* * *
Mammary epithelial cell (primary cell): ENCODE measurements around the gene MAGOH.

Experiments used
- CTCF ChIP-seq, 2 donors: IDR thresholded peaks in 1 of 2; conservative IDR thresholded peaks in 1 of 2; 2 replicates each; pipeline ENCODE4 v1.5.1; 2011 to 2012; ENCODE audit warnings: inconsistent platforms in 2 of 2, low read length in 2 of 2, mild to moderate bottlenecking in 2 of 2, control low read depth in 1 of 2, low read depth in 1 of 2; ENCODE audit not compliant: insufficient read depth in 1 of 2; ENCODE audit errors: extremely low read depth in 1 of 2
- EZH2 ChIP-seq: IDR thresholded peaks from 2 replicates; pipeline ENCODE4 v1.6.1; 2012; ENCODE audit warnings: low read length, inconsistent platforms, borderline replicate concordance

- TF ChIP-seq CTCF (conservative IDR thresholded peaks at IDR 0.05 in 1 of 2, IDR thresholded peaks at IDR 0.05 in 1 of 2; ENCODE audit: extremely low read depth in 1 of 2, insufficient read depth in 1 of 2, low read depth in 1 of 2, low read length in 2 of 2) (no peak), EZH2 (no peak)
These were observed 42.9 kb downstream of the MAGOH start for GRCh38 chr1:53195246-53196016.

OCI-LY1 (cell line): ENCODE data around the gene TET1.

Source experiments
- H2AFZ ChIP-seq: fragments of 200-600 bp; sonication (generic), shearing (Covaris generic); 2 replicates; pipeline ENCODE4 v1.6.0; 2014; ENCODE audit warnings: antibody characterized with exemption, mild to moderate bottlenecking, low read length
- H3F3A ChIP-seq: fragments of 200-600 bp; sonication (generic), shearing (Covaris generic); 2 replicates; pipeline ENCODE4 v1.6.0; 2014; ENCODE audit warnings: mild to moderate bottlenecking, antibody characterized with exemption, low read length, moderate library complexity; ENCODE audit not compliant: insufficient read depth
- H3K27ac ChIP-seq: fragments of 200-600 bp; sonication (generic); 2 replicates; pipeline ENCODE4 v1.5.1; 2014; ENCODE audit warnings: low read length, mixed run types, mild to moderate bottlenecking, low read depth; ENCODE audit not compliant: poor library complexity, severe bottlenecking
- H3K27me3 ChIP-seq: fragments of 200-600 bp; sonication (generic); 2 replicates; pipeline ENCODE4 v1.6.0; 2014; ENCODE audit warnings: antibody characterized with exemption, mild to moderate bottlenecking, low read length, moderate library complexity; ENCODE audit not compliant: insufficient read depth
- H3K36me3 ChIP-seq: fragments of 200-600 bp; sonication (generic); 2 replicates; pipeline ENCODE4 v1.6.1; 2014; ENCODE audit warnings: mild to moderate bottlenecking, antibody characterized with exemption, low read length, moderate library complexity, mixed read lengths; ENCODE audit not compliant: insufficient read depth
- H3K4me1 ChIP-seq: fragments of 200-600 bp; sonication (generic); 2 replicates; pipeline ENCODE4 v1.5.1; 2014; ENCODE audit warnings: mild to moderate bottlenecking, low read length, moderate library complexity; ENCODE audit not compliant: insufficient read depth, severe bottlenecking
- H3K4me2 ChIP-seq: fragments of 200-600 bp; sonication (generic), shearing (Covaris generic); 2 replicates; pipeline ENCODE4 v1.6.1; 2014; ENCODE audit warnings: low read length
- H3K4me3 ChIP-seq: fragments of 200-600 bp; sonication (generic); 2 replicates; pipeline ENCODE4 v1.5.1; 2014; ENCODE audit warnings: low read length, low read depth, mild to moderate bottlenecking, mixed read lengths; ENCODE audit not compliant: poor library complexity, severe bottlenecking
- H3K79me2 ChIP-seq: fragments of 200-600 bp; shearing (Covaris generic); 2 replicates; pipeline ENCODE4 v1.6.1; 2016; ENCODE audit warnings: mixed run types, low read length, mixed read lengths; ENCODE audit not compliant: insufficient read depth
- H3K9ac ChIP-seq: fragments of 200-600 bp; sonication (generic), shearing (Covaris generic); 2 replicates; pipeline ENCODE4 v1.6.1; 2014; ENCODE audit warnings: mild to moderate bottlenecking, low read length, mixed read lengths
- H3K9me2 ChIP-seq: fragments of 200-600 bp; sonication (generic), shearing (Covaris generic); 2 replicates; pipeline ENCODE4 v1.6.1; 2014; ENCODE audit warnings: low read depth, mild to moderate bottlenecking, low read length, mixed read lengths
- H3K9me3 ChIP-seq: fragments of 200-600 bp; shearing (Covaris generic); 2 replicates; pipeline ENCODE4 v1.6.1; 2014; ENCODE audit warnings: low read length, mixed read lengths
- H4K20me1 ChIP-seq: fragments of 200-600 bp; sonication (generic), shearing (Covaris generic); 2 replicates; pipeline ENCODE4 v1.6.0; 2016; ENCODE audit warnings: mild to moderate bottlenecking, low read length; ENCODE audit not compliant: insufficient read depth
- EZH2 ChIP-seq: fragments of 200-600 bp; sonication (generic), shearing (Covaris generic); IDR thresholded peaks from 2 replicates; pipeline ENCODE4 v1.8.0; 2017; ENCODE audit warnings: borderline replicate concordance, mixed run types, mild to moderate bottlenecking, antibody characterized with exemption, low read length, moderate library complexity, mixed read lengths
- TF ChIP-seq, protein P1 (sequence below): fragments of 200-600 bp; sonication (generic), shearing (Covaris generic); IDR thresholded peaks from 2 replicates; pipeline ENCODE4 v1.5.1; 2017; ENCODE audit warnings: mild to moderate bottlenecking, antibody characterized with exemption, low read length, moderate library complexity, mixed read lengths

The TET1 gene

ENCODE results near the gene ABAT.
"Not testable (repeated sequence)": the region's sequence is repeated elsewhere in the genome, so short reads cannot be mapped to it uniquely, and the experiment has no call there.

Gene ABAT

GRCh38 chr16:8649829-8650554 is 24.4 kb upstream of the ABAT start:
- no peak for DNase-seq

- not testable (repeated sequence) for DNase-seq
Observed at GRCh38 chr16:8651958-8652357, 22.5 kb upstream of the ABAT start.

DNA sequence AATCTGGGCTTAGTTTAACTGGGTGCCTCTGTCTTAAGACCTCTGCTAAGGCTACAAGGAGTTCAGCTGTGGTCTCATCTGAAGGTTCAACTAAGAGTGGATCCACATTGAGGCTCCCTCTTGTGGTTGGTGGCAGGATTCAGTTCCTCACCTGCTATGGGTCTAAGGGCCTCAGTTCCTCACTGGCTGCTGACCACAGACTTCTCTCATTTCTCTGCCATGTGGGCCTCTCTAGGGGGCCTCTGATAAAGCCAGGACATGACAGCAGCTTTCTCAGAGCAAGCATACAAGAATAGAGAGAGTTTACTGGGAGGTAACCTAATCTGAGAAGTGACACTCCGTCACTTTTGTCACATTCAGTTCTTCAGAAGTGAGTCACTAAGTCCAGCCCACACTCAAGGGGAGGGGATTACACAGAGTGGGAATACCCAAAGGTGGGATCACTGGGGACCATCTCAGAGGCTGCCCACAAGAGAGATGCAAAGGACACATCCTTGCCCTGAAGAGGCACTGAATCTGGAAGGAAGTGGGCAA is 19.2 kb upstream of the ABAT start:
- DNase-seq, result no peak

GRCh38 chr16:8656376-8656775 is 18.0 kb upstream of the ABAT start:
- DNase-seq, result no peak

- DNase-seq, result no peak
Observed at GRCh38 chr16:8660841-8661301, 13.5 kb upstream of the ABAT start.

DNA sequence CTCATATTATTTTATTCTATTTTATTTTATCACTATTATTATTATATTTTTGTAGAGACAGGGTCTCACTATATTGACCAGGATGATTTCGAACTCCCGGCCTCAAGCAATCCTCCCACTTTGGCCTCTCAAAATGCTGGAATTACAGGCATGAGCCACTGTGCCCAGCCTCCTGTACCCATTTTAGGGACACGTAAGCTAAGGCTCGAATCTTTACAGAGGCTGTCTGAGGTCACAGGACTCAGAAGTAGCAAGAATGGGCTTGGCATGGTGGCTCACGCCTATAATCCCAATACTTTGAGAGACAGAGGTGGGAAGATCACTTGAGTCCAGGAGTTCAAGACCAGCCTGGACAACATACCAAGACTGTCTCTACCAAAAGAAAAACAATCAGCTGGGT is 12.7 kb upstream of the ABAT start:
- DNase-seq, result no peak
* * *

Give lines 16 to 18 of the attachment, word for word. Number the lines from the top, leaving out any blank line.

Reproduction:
- H3K4me3 ChIP-seq: fragments of 200-600 bp; sonication (generic); 2 replicates; pipeline ENCODE4 v1.5.1; 2014; ENCODE audit warnings: low read length, low read depth, mild to moderate bottlenecking, mixed read lengths; ENCODE audit not compliant: poor library complexity, severe bottlenecking
- H3K79me2 ChIP-seq: fragments of 200-600 bp; shearing (Covaris generic); 2 replicates; pipeline ENCODE4 v1.6.1; 2016; ENCODE audit warnings: mixed run types, low read length, mixed read lengths; ENCODE audit not compliant: insufficient read depth
- H3K9ac ChIP-seq: fragments of 200-600 bp; sonication (generic), shearing (Covaris generic); 2 replicates; pipeline ENCODE4 v1.6.1; 2014; ENCODE audit warnings: mild to moderate bottlenecking, low read length, mixed read lengths